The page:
* A 56 year old man is referred to your allergy clinic with a 2 year history of daily urticaria and intermittent angioedema. He has not seen any benefit from standard dose antihistamines and has been placed on long term prednisolone to control his symptoms. In this document I will aim to cover the following issues pertaining to the Case history given above. 1. What is the mechanistic difference between allergic and non-allergic urticaria. 2. I will detail my approach to investigating the underlying cause of the daily urticaria and intermittent angioedema in this patient given the limited information. 3. I will provide a short discussion on why I have chosen to use an experimental treatment agent. 4. I will characterise the effectiveness of this agent and evidence to obtain continued funding of the treatment. Mechanistic difference between allergic and non-allergic urticaria. Urticaria is a dermal oedema resulting from vascular dilation and leakage of fluid into the skin in response to mediators released from skin mast cells namely histamine and proteases. The activation of mast cells is a complex process that can be initiated by various signals often through specific mast cell surface receptors (1). The mechanisms by which mast cells are activated and induce chronic urticaria is not fully understood, however they can separated into immunological and non-immunological (2). IgE mediated allergic urticaria is , also known as a Type 1 hypersensitivity and is initiated by antigen/allergen binding to mast cell surface bound IgE leading to cross linking on the surface of mast cells and basophilis thus causing degranulation with histamine release (3). Non allergic urticaria can be mediated by an auto immune response. Essentially auto-immune responses result from the binding of IgG autoantibodies to IgE and or to the IgE Fc receptors themselves on Mast Cells. These auto immune urticarias account for up to 50% of patients with Chronic Urticaria (2). Non immunological urticaria results from mast cell activation through membrane receptors involved in the innate immunity or direct toxicity. Immunological Urticaria results from activation of the mast cells through effectors of the adaptive immunity caused by antibodies or T Cells that are able to interact with membrane responses. Investigating the Underlying cause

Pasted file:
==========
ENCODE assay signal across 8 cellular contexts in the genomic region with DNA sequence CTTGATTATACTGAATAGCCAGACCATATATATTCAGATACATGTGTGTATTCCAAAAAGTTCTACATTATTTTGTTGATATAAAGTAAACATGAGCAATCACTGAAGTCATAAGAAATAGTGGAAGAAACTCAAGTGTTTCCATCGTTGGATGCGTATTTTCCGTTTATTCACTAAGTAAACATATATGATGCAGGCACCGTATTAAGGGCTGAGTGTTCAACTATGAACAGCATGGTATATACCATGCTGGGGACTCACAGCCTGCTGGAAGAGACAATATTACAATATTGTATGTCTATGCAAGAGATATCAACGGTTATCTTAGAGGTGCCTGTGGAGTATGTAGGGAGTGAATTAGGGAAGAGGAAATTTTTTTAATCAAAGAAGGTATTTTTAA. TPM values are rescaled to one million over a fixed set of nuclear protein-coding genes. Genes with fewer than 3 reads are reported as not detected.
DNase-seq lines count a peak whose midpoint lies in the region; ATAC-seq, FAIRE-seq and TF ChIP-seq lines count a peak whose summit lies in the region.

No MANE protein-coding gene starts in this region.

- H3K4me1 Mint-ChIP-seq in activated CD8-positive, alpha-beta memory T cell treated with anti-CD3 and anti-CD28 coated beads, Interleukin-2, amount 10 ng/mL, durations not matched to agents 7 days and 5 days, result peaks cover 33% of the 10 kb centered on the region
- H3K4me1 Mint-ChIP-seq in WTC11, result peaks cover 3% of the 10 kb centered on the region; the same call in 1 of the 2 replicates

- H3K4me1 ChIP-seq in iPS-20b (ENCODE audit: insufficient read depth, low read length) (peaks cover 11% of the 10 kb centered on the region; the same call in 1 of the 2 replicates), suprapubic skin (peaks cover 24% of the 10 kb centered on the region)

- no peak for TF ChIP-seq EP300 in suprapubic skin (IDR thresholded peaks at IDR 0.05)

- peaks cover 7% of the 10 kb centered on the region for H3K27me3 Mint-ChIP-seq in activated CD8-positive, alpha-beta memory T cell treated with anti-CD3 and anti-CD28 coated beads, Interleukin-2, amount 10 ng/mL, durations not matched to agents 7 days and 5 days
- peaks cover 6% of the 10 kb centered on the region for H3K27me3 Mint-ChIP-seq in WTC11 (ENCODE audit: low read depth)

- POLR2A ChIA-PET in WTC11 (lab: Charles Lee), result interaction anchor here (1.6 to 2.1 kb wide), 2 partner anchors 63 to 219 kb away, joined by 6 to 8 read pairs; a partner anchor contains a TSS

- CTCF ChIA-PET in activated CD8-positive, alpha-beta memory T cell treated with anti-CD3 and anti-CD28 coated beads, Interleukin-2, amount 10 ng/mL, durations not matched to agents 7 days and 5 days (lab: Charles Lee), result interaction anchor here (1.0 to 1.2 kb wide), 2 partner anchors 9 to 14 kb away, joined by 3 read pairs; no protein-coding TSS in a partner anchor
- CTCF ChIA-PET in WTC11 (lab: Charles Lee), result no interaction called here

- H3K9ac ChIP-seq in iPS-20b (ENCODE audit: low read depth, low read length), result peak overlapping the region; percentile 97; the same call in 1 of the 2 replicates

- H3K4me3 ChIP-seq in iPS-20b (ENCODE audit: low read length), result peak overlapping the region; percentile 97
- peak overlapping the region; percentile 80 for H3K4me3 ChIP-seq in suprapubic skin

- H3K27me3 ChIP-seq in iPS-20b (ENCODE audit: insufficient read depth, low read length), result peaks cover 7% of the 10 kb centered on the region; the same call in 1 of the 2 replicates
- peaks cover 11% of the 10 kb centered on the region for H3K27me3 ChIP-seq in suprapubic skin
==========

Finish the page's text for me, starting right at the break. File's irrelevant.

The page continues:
Although rarely life threatening Chronic Urticaria causes both misery and embarrassment and has an impact on an individual’s Quality of Life comparable with that of severe coronary artery disease patients (4). Hence correct diagnosis and treatment is essential and life changing in many individuals. Many studies have shown that taking a detailed history is usually adequate to establish a diagnosis of chronic urticaria (5). This is further emphasised and supported in the EAACI and BSACI guidelines (4 & 6). The guidelines state that diagnosis is based primarily on the clinical history and further investigation may not be required (4&6). Hence a full history is essential, fully documenting the frequency of episodes, circumstances of the onset, timing, possible identified triggers, and patterns of reoccurrence and durations of attacks. These can be achieved from the patient by way of a symptom dairy, which is an important tool in the diagnosis. The history taking will also include site and duration of individual lesions and confirm if there is pain involved. Photographs can be particularly useful in confirming the nature of lesions (4). I would complete the history taking by using a comprehensive guide such as that displayed by Holgate et al p.250 (1) which details what should be included to confirm diagnosis and identify the relevance of common eliciting factors. Holgate et al (1) also suggest that Disease activity in spontaneous urticaria is measured using the daily score values for the number of wheals and intensity of puritis, this is known as the Urticaria Activity Score (UAS)....
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